A US Marine Corps Super Cobra carries a Sidearm during a test in 1981.

Iran does not appear to necessarily be wanting in ground-based short-range air defense systems, either, though the American MIM-72 may have again provided some inspiration for turning old Sidewinders into short-range surface-to-air missiles. In addition to having a number of older types still in limited service, the country has already produced copies of the Chinese HQ-7 radio command guided missile system and has purchased a more limited number of more modern Russian Tor surface-to-air and Pantsir-S1 combination surface-to-air and gun systems.

But for Iran, which remains subject to significant international sanctions and continues to have limited options when it comes to purchasing more advanced weapons abroad, it might be worth the effort to be able to squeeze any additional capability out of a stockpile of aging missiles, especially ones that are becoming steadily less useful in their original role. Older models of Sidewinders would also be a relatively easy design to reverse engineer and being producing domestically.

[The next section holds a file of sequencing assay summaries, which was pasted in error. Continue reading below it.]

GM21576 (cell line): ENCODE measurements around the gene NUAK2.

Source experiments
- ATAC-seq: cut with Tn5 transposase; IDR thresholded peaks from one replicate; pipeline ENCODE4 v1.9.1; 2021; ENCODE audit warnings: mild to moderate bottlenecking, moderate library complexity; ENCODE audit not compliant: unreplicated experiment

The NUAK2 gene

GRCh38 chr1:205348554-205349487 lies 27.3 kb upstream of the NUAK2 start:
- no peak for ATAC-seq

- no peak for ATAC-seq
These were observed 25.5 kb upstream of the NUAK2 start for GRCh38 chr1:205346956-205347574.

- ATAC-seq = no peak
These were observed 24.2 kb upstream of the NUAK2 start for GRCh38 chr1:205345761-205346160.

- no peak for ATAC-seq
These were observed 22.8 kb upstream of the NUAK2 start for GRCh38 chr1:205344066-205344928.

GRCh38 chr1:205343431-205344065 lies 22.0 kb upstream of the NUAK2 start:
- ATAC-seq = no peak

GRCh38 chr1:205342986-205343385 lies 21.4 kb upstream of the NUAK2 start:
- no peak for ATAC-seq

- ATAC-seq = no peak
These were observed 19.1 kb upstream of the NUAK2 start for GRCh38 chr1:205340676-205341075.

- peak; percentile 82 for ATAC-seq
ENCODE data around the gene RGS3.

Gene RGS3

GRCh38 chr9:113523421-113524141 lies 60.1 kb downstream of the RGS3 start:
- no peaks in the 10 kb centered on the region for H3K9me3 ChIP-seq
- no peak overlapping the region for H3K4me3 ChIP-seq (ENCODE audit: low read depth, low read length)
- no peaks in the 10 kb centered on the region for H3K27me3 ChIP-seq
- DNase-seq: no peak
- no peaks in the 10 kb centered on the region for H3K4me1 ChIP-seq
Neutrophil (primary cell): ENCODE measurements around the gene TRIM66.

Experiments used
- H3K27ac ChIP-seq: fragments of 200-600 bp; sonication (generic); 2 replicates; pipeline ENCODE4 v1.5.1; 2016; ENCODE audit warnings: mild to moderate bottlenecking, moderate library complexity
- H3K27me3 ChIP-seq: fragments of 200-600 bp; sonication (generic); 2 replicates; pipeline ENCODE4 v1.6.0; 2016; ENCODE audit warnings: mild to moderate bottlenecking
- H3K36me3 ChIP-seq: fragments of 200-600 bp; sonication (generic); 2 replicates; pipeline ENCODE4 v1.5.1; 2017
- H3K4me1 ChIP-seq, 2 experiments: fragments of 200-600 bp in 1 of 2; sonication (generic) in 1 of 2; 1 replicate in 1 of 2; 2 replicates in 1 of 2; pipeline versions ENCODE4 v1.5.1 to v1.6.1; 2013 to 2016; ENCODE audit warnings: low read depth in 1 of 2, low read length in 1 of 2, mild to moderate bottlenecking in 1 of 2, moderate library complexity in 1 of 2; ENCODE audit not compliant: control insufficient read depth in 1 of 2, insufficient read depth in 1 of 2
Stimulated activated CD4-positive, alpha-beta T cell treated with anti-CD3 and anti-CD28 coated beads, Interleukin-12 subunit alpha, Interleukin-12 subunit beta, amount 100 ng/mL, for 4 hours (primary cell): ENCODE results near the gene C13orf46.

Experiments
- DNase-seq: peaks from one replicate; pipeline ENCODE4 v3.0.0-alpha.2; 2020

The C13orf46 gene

Atarod2003 via Wikimedia

An Iranian Toufan attack helicopter, a updated version of the AH-1J International Cobra, which may carry the Azarakhsh missile in the future.

It wouldn’t be the first time Iran has looked to repurpose older American made designs into new roles or reverse engineer them for local production. During the Iran-Iraq War, the Iranians turned both RIM-66 Standard and MIM-23 HAWK missiles surface-to-air missiles into air-to-air weapons. More recently, the country has also built ground-launched derivatives of the RIM-66, called the Sayyad-2.

In addition, given recent economic turmoil in the country, which contributed to an unprecedented outpouring popular discontent with the ruling regime around the beginning of 2018, Azarakhsh might also offer a much more cost effective option compared to buying or otherwise building all new anti-tank and anti-aircraft missiles. It might also offer a system that the country can more readily put into serial production.